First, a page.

### Question:

Hi,

What type of formula could be used if you weren't using a date range and your data was not concatenated?

ie: Input Value 1.78 should return a Value of B as it is between the values in Range1 and Range2

Range1 Range2 Value
1.33 1.66 A
1.67 1.99 B
2.00 2.33 C

### Formula in cell D10:

=INDEX(D4:D6, SUMPRODUCT(--(\$D\$8<=C4:C6), --(\$D\$8>=B4:B6), ROW(A1:A3))) + ENTER

The list does not need to be sorted.

### Alternative formula #1

=VLOOKUP(\$D\$8,\$B\$4:\$D\$6,3,TRUE) + ENTER

The list must be sorted, otherwise this formula won´t work.

### Alternative formula #2

=INDEX(\$D\$4:\$D\$6,MATCH(D8,\$B\$4:\$B\$6,1)) + ENTER

The list must be sorted, otherwise this formula won´t work.

Thanks JP!

### Explaining formula in cell D10:

=INDEX(D4:D6, SUMPRODUCT(--(\$D\$8<=C4:C6), --(\$D\$8>=B4:B6), ROW(A1:A3)))

Step 1 - Calculate first criterion

=INDEX(D4:D6, SUMPRODUCT(--(\$D\$8<=C4:C6), --(\$D\$8>=B4:B6), ROW(A1:A3)))

Step 1 - Calculate second criterion

--(\$D\$8<=C4:C6)

becomes

--(1,78<={1,66;1,99;2,33})

becomes

--({FALSE;TRUE;TRUE})

and returns

{0;1;1}

Step 2 - Calculate second criterion

=INDEX(D4:D6, SUMPRODUCT(--(\$D\$8<=C4:C6), --(\$D\$8>=B4:B6), ROW(A1:A3)))

--(\$D\$8>=B4:B6)

becomes

--(1,78>={1,33;1,67;2})

becomes

--({TRUE;TRUE;FALSE})

and returns

{1;1;0}

Step 3 - Create row numbers

=INDEX(D4:D6, SUMPRODUCT(--(\$D\$8<=C4:C6), --(\$D\$8>=B4:B6), ROW(A1:A3)))

ROW(A1:A3)

returns

{1;2;3}

Step 4 - Multiply criteria and row numbers and sum values

=INDEX(D4:D6, SUMPRODUCT(--(\$D\$8<=C4:C6), --(\$D\$8>=B4:B6), ROW(A1:A3)))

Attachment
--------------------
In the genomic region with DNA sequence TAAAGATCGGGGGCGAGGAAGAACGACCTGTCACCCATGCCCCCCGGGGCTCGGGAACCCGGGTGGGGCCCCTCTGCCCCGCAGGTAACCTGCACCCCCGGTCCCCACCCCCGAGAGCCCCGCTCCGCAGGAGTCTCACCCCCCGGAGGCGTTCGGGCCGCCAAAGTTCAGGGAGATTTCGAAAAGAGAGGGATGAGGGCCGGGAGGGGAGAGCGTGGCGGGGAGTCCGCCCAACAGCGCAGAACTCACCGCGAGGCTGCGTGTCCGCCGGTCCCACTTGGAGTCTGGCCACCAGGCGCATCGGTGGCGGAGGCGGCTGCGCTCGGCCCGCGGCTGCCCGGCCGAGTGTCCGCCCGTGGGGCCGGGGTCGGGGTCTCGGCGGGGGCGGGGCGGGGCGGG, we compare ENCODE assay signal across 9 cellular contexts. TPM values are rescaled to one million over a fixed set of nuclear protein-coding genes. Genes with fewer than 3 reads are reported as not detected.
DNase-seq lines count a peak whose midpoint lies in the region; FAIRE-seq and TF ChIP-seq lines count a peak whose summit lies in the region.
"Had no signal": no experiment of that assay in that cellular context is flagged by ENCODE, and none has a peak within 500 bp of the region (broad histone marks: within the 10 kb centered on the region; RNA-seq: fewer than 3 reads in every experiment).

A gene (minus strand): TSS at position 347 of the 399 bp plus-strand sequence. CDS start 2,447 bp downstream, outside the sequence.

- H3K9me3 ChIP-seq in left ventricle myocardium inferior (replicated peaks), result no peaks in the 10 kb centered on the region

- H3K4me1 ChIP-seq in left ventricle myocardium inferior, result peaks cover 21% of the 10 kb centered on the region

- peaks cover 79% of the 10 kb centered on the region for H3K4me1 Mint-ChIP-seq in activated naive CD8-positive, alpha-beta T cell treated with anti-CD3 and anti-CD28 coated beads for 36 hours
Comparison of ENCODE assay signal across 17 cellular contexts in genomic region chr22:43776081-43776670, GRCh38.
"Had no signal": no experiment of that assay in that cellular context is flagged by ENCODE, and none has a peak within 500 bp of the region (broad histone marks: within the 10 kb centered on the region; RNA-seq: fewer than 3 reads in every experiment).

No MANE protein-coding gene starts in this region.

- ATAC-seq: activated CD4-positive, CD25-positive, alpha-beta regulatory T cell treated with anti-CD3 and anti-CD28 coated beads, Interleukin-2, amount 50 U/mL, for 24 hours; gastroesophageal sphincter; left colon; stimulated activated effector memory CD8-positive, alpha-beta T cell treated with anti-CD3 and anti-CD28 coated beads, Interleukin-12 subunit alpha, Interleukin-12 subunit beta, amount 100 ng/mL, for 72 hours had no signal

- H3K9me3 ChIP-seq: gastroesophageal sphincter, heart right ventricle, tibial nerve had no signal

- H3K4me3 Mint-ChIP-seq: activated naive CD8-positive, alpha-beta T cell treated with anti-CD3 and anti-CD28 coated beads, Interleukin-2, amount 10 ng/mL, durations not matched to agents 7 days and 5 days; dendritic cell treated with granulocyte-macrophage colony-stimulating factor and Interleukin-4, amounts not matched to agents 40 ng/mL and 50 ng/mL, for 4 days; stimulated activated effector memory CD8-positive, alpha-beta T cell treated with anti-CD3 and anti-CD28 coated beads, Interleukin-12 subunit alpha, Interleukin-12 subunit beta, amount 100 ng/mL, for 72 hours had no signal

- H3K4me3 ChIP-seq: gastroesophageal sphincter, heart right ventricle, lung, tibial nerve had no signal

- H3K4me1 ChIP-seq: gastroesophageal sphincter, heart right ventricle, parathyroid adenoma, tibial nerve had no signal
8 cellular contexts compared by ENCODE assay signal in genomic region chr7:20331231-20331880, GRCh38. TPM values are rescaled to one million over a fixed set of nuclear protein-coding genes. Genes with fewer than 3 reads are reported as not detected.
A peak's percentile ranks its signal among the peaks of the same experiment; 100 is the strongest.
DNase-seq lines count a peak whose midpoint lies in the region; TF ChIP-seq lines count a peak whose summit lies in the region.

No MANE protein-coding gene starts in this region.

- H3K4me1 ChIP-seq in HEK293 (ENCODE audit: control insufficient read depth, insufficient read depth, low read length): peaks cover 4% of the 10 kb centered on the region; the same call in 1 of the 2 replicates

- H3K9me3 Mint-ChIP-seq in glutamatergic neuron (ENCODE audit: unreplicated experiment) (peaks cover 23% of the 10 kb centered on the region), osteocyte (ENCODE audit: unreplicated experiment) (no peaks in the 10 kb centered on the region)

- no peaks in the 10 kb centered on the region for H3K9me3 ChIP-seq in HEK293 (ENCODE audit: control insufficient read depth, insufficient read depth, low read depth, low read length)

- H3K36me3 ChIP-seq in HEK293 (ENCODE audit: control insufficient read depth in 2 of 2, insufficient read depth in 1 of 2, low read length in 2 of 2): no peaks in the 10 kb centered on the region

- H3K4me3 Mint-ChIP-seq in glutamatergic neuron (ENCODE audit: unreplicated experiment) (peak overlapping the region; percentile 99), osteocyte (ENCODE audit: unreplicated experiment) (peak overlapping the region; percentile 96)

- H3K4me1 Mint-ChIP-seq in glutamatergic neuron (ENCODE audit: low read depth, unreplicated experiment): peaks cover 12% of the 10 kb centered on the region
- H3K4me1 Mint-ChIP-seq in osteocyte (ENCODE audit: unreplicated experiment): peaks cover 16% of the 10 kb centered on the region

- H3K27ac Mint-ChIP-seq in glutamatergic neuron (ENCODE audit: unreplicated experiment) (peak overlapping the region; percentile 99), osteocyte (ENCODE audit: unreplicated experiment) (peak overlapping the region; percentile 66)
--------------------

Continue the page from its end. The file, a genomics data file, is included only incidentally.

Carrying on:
SUMPRODUCT(--(\$D\$8<=C4:C6), --(\$D\$8>=B4:B6), ROW(A1:A3))

becomes

SUMPRODUCT({0;1;1}, {1;1;0}, {1;2;3})

and returns number 2.

Step 5 - Return a value of the cell at the intersection of a particular row and column

=INDEX(D4:D6, SUMPRODUCT(--(\$D\$8<=C4:C6), --(\$D\$8>=B4:B6), ROW(A1:A3)))

becomes

=INDEX(D4:D6, 2)

becomes

=INDEX({"A";"B";"C"}, 2) ﻿﻿

and returns "B".

### Explaining alternative formula #1 in cell D10:

VLOOKUP(lookup_value, table_array, col_index_num, [range_lookup])
Looks for a value in the leftmost column of a table, and then returns a value in the same row from a column you specify. By default, the table must be sorted in ascending order.

range_lookup is optional. range_lookup is either TRUE (or omitted) or FALSE . TRUE: exact match or an approximate match. If an exact match is not found, the next largest value that is less than lookup_value is returned. The table_array must be placed in ascending sort order.

If range_lookup is FALSE the table_array does not need to be sorted.

=VLOOKUP(\$D\$8,\$B\$4:\$D\$6,3,TRUE)

becomes

=VLOOKUP(1,78,{1,33, 1,66, "A";1,67, 1,99, "B";2, 2,33, "C"},3,TRUE)

1,67 is the next largest value and the VLOOKUP function returns "B".

### Explaining alternative formula #2 in cell D10:

=INDEX(\$D\$4:\$D\$6,MATCH(D8,\$B\$4:\$B\$6,1))

Step 1 - Return the relative position of an item in an array

MATCH(lookup_value,lookup_array, [match_type]) returns the relative position of an item in an array that matches a specified value

[match_type] is optional. The number can be -1, 0, or 1. 1 is default.  The match_type argument specifies how Excel matches lookup_value with values in lookup_array.

MATCH finds the largest value that is less than or equal to lookup_value. The values in the lookup_array argument must be placed in ascending order.

=INDEX(\$D\$4:\$D\$6,MATCH(D8,\$B\$4:\$B\$6,1))

MATCH(D8,\$B\$4:\$B\$6,1)

becomes

MATCH(1.78,{1.33;1.67;2},1)

1.67 is the largest value that is less than or equal to lookup_value. 1.67 is the second value in the array. MATCH function returns 2.

Step 2 - Return a value of the cell at the intersection of a particular row and column

=INDEX(\$D\$4:\$D\$6,MATCH(D8,\$B\$4:\$B\$6,1))

becomes

=INDEX(\$D\$4:\$D\$6,2)

becomes

=INDEX({"A";"B";"C"},2)

and returns "B".

Return-value-if-in-range.xls
(Excel 97-2003 Workbook *.xls)